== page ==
In 1972, the United States Congress passed Title IX of the Educational Amendments. This instituted a law that would seriously affect all U.S. educational institutions’ sports programs. The law specified that it was unlawful to discriminate on the basis of sex in any federally funded education program. This meant, among other things, that boys and girls, and men’s and women’s sports programs would have to receive equal funding and support under the new law.
The law was passed in a time when feminist-inspired movements in many countries around the world were fighting for equality for women. While Title IX was a law directed at equality in education in general, it is sports programs that received the most attention. This was perhaps because of the visibility of sports and the prominent place they play, especially in American post-secondary education. Initially, Title IX met with mixed reviews. Especially vocal in opposition to the law were those who had a lot invested in men’s sports programs in the bigger educational institutions. Also, those that had administered male sports programs for years felt that the changes necessary to conform to Title IX’s standards would be difficult and expensive.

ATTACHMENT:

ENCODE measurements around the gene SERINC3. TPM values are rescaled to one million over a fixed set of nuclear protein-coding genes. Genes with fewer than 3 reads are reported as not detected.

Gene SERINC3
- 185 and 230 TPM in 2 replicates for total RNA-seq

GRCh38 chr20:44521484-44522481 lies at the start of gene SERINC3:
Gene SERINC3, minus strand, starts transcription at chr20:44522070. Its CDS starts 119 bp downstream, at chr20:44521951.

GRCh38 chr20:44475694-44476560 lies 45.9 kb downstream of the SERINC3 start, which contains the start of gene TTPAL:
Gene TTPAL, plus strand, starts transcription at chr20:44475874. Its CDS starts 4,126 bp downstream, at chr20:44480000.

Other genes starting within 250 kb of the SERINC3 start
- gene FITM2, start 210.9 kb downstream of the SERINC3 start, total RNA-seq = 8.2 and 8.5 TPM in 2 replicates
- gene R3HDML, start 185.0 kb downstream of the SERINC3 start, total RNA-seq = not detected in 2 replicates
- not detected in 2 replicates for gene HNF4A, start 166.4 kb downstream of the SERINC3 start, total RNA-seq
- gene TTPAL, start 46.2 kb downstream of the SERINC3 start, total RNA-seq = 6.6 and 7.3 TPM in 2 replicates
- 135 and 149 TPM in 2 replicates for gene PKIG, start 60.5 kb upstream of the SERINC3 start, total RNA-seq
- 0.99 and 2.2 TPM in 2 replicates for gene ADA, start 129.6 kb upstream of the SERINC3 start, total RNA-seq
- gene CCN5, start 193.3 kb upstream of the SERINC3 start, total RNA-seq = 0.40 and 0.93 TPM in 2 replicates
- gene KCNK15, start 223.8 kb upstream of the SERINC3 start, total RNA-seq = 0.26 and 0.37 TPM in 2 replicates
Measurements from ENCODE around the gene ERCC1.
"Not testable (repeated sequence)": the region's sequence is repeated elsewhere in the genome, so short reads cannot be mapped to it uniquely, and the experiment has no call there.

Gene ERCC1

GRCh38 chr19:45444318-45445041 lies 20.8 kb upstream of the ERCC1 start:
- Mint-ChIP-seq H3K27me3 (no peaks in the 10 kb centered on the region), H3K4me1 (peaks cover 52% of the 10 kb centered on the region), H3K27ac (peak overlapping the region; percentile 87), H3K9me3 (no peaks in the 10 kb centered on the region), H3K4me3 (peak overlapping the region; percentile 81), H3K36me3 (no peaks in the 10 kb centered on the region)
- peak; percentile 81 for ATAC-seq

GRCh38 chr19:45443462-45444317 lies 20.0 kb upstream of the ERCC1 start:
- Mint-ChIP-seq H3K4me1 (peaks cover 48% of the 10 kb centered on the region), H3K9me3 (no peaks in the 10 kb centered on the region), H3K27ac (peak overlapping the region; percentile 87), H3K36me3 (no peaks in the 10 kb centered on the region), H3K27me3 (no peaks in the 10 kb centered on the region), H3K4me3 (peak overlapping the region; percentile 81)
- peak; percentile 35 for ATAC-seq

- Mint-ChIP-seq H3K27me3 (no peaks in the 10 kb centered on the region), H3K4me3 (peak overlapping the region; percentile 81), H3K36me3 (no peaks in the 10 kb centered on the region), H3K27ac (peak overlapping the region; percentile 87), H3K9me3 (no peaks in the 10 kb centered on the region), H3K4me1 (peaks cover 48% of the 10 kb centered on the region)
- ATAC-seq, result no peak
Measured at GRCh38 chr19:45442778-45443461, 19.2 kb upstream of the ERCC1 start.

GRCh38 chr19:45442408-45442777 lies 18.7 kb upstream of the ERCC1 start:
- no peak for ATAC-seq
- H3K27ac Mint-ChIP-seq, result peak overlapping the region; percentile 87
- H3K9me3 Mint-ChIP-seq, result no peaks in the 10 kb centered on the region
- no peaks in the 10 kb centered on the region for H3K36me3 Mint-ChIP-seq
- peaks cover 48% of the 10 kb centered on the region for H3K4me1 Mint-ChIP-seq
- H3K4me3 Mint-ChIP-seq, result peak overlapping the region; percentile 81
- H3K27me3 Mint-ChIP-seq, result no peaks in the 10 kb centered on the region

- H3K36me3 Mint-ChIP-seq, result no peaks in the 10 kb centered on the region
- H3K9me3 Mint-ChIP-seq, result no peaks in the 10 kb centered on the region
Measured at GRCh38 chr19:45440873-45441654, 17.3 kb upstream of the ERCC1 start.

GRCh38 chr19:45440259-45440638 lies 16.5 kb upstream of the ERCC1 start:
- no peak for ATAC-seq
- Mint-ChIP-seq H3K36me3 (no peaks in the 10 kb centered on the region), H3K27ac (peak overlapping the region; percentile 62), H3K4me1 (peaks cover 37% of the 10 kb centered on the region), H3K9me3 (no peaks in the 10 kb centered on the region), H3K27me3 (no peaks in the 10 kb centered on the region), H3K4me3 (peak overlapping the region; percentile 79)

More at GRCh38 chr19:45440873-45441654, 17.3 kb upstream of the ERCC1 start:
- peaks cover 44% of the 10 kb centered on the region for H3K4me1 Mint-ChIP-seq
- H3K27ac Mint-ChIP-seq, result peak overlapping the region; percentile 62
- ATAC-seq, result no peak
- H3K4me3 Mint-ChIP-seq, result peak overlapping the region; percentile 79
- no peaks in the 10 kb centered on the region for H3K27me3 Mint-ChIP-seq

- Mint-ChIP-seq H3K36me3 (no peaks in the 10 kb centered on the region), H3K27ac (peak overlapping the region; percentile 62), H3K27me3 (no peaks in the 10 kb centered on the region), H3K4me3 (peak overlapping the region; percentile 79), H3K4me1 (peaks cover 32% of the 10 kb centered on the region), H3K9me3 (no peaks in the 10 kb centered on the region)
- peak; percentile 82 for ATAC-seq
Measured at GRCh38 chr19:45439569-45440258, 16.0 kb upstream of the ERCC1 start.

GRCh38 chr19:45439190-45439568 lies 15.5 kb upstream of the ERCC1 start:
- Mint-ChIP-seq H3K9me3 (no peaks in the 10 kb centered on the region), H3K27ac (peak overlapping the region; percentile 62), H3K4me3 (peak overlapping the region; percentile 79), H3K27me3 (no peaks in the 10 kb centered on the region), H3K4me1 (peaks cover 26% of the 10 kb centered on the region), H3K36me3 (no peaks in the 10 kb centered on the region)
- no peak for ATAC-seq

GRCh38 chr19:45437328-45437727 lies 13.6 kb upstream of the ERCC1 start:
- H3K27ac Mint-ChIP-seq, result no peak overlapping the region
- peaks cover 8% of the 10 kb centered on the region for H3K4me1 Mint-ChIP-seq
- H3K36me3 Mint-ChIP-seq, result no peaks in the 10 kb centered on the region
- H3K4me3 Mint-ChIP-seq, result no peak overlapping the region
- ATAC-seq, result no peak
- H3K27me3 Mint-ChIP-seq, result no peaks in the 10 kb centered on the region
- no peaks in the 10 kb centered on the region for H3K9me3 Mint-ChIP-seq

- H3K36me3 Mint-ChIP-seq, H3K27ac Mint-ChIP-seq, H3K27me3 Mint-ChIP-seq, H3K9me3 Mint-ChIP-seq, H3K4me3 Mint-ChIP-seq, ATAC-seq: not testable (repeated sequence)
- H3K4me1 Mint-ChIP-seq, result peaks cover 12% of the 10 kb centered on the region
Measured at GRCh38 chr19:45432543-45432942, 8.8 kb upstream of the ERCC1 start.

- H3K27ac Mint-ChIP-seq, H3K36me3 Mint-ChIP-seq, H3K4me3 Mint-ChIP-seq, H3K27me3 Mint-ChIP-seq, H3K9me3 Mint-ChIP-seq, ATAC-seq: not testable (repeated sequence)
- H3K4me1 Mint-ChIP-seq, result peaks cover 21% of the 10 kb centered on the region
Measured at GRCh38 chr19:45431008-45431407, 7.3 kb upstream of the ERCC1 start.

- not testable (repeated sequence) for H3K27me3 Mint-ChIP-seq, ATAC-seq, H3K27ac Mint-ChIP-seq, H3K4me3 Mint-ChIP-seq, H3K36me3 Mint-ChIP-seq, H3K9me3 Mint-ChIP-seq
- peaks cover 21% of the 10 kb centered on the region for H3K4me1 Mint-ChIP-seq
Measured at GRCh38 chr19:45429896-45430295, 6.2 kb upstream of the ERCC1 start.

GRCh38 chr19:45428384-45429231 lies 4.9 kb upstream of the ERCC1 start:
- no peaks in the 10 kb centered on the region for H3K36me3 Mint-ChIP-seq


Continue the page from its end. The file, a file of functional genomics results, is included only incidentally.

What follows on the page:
In the aftermath of Title IX, a battle emerged between the National Collegiate Athletic Association (NCAA) and a group that had administered women’s sports, the Association of Intercollegiate Athletics for Girls and Women (AIAW). The NCAA had avoided equalization for years, being devoted almost exclusively to men’s sport. In fact, it was in opposition to the NCAA that the AIAW formed in the first place. However, with federal funding now legally devoted to equalization, the NCAA made an about-turn and suddenly supported equalization. In what many consider to be an obvious and unfortunate power move, the NCAA absorbed the AIAW. The long-term effects of this move were to wrestle control of women’s sport out of the hands of women. The AIAW was administered by women for women; however, with the take-over the administration of women’s sport fell into the hands of men.
Title IX did not manage to equalize funding between the sexes, at least not at first. The legislators of Title IX probably couldn’t imagine the resistance to equalization in sport that would emerge. Nor did they probably realize the extent of male privilege in school sport, especially at the upper, more elite levels. Almost thirty years after the legislation, there is still not equalization in many cases, although an increasing number of schools have fallen in line with the law.
Today, women’s sport has achieved a much higher level of respectability and support in schools. However, there is still resistance to complete equalization, and female-supportive administrators continue to fight legal battles in support of girls’ and women’s participation in sport.